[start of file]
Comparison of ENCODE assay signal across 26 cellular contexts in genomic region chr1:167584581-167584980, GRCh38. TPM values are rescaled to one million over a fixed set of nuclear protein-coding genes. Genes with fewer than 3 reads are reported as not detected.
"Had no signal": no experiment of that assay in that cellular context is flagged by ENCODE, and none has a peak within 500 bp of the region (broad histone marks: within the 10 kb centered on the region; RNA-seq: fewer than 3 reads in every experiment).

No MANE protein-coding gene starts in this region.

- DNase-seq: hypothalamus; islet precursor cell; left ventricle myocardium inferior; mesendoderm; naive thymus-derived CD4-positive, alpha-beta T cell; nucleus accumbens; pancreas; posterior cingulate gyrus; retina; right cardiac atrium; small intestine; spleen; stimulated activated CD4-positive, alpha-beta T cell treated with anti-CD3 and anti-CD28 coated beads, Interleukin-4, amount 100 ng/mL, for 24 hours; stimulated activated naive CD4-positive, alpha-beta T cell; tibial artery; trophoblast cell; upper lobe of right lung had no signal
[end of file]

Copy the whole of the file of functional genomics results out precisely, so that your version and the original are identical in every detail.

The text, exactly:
Comparison of ENCODE assay signal across 26 cellular contexts in genomic region chr1:167584581-167584980, GRCh38. TPM values are rescaled to one million over a fixed set of nuclear protein-coding genes. Genes with fewer than 3 reads are reported as not detected.
"Had no signal": no experiment of that assay in that cellular context is flagged by ENCODE, and none has a peak within 500 bp of the region (broad histone marks: within the 10 kb centered on the region; RNA-seq: fewer than 3 reads in every experiment).

No MANE protein-coding gene starts in this region.

- DNase-seq: hypothalamus; islet precursor cell; left ventricle myocardium inferior; mesendoderm; naive thymus-derived CD4-positive, alpha-beta T cell; nucleus accumbens; pancreas; posterior cingulate gyrus; retina; right cardiac atrium; small intestine; spleen; stimulated activated CD4-positive, alpha-beta T cell treated with anti-CD3 and anti-CD28 coated beads, Interleukin-4, amount 100 ng/mL, for 24 hours; stimulated activated naive CD4-positive, alpha-beta T cell; tibial artery; trophoblast cell; upper lobe of right lung had no signal